While working from home provides some additional freedoms that a traditional office does not, I recommend treating it much like a regular office. It takes a good toolset, professional environment, and discipline to stay productive and produce good work, whether or not you have a supervisor looking over your shoulder.

5 tips for remote employees


This should be your first priority when starting with Chaine. Where you work is as important as what you work on and who you work with. Aim to dedicate a space where only work occurs, enabling you to focus while you’re there and disconnect when you exit. The execution of this will look different depending on your workspace and who is present during your working hours, but the key is to find a space that is purely for work. If you don't have the right setup (desk, chair, lighting, etc...), ask your immediate manager to help you get this set up.


This is likely to be the most difficult hurdle to clear, particularly for new work-from-home employees who have family in the home. You should have a dedicated conversation with family, helping them understand that just because you're home, that doesn't mean you're available. A shortcut to boundary setting is this: "If it's important enough that you'd commute to my usual office and come to my desk, then it's important enough for you to visit my home workspace." You may also consider a busy/ available indicator.

When there's no physical office to leave, it's easy to work longer than is expected (or healthy). If useful, set reminders to begin and end work, and plan activities to fill the void where a commute once stood. Proactively planning what you'll do with your commute time is key to ramping into a workday and ramping off. This will look different for each individual, but leaving your home for a walk or running an errand is a great way to create unmistakable separation.


When there’s no office to influence spontaneous informal communication, you must be intentional to weave it into your day.

  • Attend chai time! We do it daily at 4pm IST.
  • Schedule regular happy hours using a video call.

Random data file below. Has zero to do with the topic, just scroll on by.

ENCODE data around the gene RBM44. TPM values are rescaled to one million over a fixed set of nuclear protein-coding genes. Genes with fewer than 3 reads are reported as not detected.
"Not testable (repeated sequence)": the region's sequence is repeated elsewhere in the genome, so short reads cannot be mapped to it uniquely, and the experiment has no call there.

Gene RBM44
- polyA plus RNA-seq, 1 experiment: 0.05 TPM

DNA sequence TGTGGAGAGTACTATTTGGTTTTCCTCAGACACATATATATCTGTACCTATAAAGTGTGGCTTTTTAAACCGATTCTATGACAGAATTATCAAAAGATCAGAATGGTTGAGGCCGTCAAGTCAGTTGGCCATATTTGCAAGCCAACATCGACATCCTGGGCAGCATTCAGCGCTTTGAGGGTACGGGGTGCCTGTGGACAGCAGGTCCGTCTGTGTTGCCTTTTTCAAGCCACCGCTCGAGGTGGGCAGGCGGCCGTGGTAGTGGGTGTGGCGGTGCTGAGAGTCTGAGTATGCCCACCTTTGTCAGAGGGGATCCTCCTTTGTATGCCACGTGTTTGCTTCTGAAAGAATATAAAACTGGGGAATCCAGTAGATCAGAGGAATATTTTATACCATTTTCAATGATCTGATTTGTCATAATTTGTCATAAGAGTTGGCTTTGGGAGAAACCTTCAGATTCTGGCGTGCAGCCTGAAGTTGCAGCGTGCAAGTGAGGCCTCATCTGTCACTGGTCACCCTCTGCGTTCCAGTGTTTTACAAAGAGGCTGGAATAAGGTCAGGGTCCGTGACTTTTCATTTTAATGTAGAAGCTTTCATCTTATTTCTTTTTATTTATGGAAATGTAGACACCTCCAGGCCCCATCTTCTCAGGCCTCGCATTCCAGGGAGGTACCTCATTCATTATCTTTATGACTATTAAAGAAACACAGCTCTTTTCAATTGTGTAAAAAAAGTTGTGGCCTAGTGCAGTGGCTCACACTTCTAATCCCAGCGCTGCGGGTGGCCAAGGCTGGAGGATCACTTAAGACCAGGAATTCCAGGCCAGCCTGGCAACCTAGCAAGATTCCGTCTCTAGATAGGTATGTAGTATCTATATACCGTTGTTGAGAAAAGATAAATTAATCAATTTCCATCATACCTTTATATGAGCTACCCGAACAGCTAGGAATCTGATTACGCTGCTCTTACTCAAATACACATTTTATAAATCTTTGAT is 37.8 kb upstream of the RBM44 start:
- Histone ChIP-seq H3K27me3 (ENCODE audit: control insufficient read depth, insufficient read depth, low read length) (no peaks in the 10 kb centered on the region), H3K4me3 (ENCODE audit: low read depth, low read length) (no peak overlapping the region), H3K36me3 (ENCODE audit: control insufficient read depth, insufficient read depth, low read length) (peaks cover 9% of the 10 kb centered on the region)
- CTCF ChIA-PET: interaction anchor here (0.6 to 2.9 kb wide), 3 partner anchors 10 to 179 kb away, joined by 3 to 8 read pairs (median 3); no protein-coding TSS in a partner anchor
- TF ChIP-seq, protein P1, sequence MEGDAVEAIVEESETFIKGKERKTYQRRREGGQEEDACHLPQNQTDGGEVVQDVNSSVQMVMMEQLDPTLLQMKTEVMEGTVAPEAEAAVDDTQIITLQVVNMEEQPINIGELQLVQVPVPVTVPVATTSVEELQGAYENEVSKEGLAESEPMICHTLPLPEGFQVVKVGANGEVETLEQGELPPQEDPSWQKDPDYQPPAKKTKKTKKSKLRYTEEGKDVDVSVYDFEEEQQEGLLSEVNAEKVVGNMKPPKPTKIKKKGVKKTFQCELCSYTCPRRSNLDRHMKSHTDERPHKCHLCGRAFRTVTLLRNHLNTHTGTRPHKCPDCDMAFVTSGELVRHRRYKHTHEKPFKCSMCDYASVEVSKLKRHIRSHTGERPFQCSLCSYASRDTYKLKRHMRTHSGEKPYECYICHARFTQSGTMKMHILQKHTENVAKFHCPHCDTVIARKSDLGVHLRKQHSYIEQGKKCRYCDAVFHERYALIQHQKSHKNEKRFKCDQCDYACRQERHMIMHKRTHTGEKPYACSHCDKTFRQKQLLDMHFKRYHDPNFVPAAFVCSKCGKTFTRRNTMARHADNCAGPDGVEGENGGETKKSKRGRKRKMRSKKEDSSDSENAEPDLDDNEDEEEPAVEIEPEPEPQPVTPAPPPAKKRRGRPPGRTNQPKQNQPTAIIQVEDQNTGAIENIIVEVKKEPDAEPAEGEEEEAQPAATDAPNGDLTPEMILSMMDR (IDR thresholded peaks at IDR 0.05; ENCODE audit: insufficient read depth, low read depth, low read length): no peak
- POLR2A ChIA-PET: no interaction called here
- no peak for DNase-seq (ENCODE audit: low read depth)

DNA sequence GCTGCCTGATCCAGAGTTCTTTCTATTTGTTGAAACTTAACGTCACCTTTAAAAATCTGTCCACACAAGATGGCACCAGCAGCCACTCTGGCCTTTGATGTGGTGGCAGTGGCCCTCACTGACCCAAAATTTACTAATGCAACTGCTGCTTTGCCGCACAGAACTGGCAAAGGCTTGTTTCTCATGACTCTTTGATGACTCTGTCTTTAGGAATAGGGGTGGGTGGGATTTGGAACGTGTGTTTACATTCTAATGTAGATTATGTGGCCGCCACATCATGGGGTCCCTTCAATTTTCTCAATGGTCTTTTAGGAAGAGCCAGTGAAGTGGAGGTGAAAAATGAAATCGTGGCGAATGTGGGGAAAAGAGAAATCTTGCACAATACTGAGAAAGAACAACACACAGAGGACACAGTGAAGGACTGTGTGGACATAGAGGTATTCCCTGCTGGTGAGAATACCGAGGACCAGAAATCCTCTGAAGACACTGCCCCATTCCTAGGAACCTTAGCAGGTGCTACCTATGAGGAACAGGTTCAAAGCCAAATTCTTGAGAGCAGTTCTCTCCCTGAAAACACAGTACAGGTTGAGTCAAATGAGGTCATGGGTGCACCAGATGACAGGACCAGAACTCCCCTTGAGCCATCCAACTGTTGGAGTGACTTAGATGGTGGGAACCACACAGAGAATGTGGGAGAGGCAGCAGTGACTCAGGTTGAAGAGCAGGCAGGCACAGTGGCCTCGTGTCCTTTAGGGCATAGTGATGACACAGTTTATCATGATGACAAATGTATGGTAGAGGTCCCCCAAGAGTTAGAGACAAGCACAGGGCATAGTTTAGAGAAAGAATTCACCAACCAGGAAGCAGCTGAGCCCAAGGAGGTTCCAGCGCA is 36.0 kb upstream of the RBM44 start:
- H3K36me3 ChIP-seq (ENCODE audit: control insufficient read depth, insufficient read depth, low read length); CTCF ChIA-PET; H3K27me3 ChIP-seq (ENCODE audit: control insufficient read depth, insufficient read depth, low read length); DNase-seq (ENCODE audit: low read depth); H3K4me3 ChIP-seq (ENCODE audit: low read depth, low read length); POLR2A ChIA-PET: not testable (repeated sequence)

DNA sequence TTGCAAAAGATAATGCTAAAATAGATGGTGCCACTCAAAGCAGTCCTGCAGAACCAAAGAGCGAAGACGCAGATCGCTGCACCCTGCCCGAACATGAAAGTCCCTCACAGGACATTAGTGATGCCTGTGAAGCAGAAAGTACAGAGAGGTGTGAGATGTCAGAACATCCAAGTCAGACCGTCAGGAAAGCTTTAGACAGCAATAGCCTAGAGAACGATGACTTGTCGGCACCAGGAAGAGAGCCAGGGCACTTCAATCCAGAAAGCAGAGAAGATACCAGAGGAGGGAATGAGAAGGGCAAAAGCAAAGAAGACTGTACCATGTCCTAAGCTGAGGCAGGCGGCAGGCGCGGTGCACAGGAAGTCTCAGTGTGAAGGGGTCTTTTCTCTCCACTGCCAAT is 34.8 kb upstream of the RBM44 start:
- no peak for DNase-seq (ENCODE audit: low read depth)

• Talk about what you normally would. If sports, vacation plans, and hilarious tales of insubordination by children are common water-cooler material, work with your team to establish a chat channel to discuss things outside of work. The medium may be different, but the connection is the same.
  • Drop any shame or embarrassment. Everyone is in the same boat — a forced work-from-home arrangement with no preparation. Don't worry about your background, and feel welcome to let your pets and family find their way into calls on occasion. It humanizes the experience and reminds everyone that we're people first, and colleagues second.
  • Connect with family and community. Working remotely gives you an opportunity to spend time with a different set of people than just your coworkers. Look for opportunities to build bonds with others, which may have been impossible or limited when you had a commute.


While asynchronous workflows is a significant benefit of an all- remote team, temporary work-from-home arrangements may be less amenable to massive swings in time zone adoption. If this is the case, it's wise to formulate a routine that closely aligns with your prior routine.

However, don’t feel beholden to a routine. A perk of remote is the ability to experiment with unconventional working days. It's understood that not everyone shares the same peak hours of energy and focus. If you feel that you work best in late evenings, for example, have that conversation with your team and experiment with a non-linear workday.


Relax: you aren't born knowing how to work from home. Companies shifting from onsite teams to remote are likely to experience growing pains. If not taken in stride, this friction can cause serious harm — operationally as well as culturally. Remember that transitioning to remote, even if temporary, is a process. As you adapt to remote work, be open to trying and experimenting with new ways of working, communicating, and scheduling your day. .